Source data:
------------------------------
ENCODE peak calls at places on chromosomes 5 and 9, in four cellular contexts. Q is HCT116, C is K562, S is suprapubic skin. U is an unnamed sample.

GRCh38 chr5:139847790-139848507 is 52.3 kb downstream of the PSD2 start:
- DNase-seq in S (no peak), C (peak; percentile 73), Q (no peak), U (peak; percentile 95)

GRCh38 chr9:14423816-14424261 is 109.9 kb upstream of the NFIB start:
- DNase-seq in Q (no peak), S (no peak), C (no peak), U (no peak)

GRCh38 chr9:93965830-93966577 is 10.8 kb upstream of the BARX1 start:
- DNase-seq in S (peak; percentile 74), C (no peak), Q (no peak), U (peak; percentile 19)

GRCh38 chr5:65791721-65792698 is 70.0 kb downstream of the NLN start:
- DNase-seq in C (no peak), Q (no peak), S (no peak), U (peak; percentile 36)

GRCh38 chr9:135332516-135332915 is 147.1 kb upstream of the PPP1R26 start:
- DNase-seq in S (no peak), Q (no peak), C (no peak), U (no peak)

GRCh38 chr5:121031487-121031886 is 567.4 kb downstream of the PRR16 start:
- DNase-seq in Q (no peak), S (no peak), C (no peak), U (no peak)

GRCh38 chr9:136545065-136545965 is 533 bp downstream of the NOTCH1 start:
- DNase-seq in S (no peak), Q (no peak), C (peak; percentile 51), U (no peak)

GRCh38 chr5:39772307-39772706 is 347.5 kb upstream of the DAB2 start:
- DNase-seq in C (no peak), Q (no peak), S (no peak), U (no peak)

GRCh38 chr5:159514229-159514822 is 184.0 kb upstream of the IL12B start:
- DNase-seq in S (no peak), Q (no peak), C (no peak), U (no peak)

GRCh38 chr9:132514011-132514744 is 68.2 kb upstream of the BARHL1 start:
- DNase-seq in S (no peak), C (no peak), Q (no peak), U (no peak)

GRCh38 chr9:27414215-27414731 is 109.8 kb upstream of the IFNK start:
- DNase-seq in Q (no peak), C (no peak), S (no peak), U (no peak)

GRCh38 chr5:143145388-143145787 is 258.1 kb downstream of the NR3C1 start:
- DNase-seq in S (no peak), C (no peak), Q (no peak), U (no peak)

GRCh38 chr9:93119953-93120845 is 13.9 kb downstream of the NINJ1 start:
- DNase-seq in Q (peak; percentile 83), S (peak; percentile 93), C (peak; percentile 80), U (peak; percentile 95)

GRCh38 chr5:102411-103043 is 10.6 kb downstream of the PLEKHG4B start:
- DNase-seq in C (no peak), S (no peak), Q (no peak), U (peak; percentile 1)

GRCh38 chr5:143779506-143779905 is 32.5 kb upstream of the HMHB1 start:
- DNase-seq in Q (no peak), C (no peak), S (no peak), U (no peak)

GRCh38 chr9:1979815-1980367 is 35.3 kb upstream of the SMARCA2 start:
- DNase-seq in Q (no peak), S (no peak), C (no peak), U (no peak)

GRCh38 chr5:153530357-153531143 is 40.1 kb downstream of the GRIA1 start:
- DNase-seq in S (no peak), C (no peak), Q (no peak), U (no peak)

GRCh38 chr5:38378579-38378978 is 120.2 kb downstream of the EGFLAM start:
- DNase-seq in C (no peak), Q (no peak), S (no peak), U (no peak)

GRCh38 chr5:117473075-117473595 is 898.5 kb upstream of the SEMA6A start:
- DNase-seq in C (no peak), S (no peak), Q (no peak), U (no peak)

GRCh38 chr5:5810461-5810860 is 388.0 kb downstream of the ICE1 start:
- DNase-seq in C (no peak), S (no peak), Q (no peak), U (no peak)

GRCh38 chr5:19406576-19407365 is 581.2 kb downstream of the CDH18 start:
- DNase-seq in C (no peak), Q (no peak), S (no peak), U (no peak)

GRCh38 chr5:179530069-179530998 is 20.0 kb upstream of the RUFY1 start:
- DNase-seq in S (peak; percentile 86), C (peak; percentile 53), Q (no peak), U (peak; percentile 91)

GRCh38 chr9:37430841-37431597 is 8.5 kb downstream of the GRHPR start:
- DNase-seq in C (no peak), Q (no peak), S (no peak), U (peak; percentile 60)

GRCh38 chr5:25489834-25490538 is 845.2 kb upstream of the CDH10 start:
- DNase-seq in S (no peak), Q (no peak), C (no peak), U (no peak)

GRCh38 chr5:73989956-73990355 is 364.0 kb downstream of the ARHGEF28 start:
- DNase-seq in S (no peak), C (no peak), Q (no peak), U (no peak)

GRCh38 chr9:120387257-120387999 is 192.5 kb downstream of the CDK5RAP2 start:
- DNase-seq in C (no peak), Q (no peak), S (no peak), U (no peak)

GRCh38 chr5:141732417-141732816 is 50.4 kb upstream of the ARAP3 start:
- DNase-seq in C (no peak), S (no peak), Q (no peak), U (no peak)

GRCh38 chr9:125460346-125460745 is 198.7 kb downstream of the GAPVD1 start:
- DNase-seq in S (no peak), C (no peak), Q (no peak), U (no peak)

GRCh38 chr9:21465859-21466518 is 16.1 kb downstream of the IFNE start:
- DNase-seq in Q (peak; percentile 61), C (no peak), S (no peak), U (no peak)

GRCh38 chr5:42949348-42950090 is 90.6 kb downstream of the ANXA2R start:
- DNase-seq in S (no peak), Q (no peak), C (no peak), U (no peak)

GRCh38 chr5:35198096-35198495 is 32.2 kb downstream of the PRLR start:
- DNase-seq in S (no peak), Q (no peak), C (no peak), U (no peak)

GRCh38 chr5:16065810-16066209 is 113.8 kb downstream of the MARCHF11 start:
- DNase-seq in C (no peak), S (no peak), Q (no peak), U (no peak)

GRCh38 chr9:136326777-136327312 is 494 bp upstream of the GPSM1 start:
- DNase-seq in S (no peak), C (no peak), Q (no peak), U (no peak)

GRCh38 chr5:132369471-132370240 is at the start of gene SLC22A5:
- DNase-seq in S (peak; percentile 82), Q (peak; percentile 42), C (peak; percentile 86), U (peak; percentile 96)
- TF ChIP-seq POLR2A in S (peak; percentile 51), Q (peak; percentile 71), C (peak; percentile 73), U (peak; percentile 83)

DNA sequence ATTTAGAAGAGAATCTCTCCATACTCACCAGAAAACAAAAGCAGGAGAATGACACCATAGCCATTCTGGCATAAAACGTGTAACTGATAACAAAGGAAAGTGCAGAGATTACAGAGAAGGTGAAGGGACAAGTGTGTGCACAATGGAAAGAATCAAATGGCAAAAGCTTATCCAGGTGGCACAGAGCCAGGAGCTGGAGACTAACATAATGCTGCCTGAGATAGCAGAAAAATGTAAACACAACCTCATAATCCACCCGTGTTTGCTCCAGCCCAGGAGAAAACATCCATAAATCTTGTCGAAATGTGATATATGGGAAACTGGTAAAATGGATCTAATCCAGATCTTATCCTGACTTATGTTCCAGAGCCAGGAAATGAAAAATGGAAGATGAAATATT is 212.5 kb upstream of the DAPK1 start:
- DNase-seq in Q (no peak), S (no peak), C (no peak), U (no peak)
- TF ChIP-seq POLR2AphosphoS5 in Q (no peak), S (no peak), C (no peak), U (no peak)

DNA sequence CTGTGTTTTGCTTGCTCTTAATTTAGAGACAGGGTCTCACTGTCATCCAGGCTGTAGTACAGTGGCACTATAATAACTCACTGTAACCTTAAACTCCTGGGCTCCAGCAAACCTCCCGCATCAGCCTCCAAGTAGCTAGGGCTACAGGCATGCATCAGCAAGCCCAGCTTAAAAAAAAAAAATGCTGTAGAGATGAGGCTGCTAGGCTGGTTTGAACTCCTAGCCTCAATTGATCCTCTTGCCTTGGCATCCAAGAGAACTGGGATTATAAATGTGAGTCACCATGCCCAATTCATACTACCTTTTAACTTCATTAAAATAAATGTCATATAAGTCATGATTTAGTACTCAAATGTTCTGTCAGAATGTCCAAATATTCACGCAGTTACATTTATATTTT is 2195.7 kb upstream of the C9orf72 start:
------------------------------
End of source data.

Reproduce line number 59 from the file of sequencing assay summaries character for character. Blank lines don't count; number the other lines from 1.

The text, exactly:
- DNase-seq in Q (peak; percentile 61), C (no peak), S (no peak), U (no peak)